Beyond the Big 5: Using the Hexaco P-IR to Predict Success in a Dpt Program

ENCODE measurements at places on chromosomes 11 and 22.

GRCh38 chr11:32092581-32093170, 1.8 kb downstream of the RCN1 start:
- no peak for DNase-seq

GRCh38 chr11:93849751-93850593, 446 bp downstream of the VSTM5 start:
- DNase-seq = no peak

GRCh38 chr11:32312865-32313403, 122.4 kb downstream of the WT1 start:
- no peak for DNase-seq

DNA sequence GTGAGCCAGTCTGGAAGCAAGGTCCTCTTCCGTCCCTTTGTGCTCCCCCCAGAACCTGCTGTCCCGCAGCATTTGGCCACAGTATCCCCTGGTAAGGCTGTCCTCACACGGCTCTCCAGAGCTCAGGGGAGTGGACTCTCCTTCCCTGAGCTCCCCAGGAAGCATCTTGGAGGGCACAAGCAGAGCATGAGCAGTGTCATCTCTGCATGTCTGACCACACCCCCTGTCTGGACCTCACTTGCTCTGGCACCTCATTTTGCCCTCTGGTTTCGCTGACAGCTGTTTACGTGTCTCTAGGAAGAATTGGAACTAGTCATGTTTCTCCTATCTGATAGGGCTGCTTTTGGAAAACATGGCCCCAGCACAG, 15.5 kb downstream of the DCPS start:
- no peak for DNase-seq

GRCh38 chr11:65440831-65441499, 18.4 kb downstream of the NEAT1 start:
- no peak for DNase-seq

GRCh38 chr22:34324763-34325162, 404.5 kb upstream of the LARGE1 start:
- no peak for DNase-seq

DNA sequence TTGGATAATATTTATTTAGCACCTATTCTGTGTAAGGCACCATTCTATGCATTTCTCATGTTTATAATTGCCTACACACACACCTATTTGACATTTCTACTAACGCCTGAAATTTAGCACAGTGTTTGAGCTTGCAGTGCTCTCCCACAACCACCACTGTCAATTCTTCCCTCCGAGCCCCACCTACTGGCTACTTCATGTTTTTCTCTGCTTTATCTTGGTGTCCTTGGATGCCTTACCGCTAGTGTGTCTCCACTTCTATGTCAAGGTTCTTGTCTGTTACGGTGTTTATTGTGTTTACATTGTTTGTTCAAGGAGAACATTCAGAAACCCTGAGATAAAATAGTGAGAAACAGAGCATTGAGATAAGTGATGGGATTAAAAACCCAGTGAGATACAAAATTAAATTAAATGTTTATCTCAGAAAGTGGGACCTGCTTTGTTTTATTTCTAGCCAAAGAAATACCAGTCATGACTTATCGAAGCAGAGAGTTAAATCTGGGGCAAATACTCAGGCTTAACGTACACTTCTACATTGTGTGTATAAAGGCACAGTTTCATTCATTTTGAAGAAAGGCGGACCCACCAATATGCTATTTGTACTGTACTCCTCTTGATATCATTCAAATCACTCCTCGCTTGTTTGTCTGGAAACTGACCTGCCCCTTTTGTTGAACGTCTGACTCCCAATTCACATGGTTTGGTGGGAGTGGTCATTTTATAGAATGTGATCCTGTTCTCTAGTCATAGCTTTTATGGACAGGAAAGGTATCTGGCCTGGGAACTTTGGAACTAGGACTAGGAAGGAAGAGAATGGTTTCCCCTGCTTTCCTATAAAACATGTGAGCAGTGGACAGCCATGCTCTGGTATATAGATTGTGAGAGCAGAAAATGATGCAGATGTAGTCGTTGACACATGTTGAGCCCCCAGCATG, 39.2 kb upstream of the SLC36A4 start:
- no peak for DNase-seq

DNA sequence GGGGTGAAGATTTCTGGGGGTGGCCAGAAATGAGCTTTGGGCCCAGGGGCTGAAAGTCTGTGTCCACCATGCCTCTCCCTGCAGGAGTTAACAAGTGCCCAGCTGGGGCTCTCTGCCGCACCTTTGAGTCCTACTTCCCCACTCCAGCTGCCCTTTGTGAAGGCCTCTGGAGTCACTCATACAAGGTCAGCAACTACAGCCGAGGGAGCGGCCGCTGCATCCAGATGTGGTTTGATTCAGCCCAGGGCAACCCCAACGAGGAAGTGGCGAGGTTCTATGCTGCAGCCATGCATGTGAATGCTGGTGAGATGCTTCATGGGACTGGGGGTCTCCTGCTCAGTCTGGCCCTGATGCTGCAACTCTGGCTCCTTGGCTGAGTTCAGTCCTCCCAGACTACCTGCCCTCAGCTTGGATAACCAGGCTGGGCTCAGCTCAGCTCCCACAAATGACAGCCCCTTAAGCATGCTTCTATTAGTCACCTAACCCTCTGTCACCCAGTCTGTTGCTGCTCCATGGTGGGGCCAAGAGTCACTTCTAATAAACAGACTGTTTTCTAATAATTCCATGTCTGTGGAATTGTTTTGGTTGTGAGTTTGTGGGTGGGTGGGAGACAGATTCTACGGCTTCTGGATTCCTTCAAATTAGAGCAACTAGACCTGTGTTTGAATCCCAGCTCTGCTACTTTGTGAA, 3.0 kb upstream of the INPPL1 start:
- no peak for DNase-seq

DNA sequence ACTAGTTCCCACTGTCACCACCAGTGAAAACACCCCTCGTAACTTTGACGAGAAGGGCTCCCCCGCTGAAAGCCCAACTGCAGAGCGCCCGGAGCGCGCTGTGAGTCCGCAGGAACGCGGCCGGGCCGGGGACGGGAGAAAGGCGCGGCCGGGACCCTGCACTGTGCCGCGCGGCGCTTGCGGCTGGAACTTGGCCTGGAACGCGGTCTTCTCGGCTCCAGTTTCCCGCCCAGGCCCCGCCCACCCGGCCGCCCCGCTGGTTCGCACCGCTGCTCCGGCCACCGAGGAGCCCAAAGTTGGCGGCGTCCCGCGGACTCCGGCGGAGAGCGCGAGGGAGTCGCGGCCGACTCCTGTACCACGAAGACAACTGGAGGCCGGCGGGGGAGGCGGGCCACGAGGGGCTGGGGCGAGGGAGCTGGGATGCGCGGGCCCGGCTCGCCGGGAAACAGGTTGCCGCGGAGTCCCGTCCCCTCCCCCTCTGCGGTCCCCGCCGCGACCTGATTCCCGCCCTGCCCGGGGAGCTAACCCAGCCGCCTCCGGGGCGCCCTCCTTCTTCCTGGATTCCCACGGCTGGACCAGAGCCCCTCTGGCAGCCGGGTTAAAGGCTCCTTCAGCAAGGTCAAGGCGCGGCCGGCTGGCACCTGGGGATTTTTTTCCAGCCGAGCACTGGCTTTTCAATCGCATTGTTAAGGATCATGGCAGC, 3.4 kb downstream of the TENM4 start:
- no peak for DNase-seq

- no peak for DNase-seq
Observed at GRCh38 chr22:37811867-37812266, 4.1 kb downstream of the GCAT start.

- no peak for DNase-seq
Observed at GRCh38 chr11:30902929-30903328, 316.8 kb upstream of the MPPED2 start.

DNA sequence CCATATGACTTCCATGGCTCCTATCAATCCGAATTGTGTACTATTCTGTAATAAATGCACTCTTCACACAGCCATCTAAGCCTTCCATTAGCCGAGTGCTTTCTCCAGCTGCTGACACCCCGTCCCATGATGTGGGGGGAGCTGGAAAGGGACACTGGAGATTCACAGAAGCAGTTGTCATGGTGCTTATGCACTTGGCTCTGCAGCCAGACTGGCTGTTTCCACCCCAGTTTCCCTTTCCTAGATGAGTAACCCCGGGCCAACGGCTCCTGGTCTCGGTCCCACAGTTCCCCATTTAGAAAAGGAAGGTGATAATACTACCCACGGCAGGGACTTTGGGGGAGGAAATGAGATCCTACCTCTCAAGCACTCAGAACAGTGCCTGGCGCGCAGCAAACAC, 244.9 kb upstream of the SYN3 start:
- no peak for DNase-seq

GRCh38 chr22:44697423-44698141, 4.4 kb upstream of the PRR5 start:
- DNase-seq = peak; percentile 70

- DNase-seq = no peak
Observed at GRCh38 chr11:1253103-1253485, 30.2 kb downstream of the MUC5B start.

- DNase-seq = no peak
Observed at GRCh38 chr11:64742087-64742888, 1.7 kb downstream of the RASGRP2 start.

Purpose/Hypothesis: Doctor of Physical Therapy (DPT) programs are evaluated on their ability to matriculate students who can successfully graduate and pass the National Physical Therapy Examination. With the high costs of higher education, it is in the students' and programs' best interests to develop means of identifying those individuals who have the greatest potential for success in these programs. To this point, researchers have struggled to identify consistent predictors of success in physical therapy education beyond traditional academic indicators such as undergraduate grade point average (GPA) and Graduate Record Exam (GRE) scores. Exploration of non-academic factors, such as personality traits, using common psychological assessments like the Big Five Inventory and the Grit Scale, has produced mixed results. Recently, psychologists have increasingly recommended use of the HEXACO Personality Inventory as a more comprehensive assessment of personality traits and better predictor of outcomes over traditional measures like the Big Five. This study was designed to measure the correlation between dimensions of personality as measured by the HEXACO Personality Inventory-Revised (HEXACO PI-R) and academic success as measured by first-year GPA in a DPT program. Additionally, we assessed whether first-year GPA could be predicted from any of these personality factors. Number of Subjects: 26 Materials and Methods: 26 incoming DPT students, 8 males, 18 females, mean age 22.5 years old (± 1.1 SD) completed the HEXACO PI-R electronically prior to their first semester in the program. The HEXACO PI-R is a validated 100-item survey that assesses six dimensions of personality: honesty-humility, emotionality, extraversion, agreeableness, conscientiousness and openness to experience. Each of the six dimensions can be further assessed on four facet-level scales including traits such as modesty, anxiety, social self-esteem, flexibility and diligence. Results of this assessment, along with undergraduate GPA, GRE scores and first-year DPT GPA were provided to researchers by the Program Director's office with all identifying information removed. Correlation and regression analyses were performed on these variables with first-year DPT GPA as the outcome measure. Results: Response rate for the HEXACO PI-R survey was 92.9%. Modesty was moderately negatively correlated with first-year DPT GPA (r = -.538, p < .01). Fair positive correlations for DPT GPA were found with social self-esteem (r=.430, p < .05), diligence (r=.449, p < .05) and conscientiousness (r=.403, p<.05). A multiple linear regression was calculated to predict first-year DPT GPA based on the variables of modesty, social self-esteem, diligence and conscientiousness. A significant regression equation was found (F(4,21)=4.932, p<.01) with an R2 of .484. Conclusions: Higher scores in social self-esteem, diligence and conscientiousness and lower modesty scores are associated with higher first-year DPT GPA. These scores are also significant predictors of first-year DPT GPA. Clinical Relevance: Results of the HEXACO PI-R may be a useful adjunct to traditional admissions criteria for physical therapy education programs. This form of personality testing may identify promising physical therapy students that may not score as highly on traditional academic criteria. Taking a holistic approach to evaluating applicants' potential for academic success in a Doctor of Physical Therapy is important for diversity and inclusiveness of physical therapy professions. Further multi-site research with larger samples is needed to validate these results to the larger population.